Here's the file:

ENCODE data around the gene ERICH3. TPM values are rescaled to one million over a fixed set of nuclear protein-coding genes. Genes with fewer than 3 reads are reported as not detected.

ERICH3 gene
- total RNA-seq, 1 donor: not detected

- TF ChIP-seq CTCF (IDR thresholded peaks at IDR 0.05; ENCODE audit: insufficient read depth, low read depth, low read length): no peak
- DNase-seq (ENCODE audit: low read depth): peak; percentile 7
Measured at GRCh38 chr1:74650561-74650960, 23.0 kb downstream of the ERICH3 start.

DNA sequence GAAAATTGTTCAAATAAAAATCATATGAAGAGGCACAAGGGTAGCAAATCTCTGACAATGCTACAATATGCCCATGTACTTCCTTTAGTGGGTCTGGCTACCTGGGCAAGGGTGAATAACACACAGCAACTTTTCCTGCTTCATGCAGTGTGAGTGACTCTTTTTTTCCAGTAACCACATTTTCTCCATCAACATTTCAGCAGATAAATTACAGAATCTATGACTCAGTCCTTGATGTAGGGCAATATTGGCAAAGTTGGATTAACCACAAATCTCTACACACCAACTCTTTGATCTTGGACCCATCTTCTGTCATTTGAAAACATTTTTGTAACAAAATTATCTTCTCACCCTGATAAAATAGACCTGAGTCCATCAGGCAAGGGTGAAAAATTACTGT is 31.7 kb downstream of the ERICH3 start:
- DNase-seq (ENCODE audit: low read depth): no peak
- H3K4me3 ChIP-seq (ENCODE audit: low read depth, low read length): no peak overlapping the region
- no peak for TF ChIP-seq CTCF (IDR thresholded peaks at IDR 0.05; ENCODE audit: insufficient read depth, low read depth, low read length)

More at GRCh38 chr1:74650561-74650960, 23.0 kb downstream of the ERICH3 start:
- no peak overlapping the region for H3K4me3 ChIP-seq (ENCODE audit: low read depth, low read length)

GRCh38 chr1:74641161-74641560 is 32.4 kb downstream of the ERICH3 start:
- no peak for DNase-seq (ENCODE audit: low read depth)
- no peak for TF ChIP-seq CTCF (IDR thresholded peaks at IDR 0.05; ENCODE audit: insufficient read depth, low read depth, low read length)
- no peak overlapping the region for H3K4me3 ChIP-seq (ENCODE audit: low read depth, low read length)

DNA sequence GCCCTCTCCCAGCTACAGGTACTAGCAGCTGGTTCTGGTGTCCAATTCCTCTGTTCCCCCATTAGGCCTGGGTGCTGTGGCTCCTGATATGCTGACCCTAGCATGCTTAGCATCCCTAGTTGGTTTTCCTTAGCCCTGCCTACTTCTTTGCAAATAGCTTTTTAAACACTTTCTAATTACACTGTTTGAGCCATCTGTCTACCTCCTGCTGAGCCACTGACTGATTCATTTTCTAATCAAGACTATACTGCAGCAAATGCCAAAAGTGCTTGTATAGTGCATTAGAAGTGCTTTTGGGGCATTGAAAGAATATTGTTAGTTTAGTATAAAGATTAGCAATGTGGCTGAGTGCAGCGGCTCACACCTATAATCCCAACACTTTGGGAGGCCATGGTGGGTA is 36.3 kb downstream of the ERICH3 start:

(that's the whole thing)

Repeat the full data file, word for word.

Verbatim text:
ENCODE data around the gene ERICH3. TPM values are rescaled to one million over a fixed set of nuclear protein-coding genes. Genes with fewer than 3 reads are reported as not detected.

ERICH3 gene
- total RNA-seq, 1 donor: not detected

- TF ChIP-seq CTCF (IDR thresholded peaks at IDR 0.05; ENCODE audit: insufficient read depth, low read depth, low read length): no peak
- DNase-seq (ENCODE audit: low read depth): peak; percentile 7
Measured at GRCh38 chr1:74650561-74650960, 23.0 kb downstream of the ERICH3 start.

DNA sequence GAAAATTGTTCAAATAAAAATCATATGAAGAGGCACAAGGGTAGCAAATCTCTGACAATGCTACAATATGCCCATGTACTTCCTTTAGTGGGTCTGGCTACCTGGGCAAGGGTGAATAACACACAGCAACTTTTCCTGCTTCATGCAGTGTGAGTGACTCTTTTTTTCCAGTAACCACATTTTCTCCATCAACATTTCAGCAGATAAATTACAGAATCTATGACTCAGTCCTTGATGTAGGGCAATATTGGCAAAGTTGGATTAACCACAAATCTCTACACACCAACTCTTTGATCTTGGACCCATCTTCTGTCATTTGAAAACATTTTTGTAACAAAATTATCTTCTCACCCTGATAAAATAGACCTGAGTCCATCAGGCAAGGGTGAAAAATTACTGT is 31.7 kb downstream of the ERICH3 start:
- DNase-seq (ENCODE audit: low read depth): no peak
- H3K4me3 ChIP-seq (ENCODE audit: low read depth, low read length): no peak overlapping the region
- no peak for TF ChIP-seq CTCF (IDR thresholded peaks at IDR 0.05; ENCODE audit: insufficient read depth, low read depth, low read length)

More at GRCh38 chr1:74650561-74650960, 23.0 kb downstream of the ERICH3 start:
- no peak overlapping the region for H3K4me3 ChIP-seq (ENCODE audit: low read depth, low read length)

GRCh38 chr1:74641161-74641560 is 32.4 kb downstream of the ERICH3 start:
- no peak for DNase-seq (ENCODE audit: low read depth)
- no peak for TF ChIP-seq CTCF (IDR thresholded peaks at IDR 0.05; ENCODE audit: insufficient read depth, low read depth, low read length)
- no peak overlapping the region for H3K4me3 ChIP-seq (ENCODE audit: low read depth, low read length)

DNA sequence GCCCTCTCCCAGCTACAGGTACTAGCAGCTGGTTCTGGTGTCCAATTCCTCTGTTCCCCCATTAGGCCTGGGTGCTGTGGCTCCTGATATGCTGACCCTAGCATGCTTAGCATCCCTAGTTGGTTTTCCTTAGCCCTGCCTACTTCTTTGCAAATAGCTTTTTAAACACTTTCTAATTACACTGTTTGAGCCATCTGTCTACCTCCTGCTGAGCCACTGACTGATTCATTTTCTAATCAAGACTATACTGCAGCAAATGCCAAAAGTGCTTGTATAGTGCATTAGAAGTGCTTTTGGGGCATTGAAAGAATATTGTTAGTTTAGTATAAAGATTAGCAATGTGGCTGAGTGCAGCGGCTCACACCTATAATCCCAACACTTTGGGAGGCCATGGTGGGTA is 36.3 kb downstream of the ERICH3 start: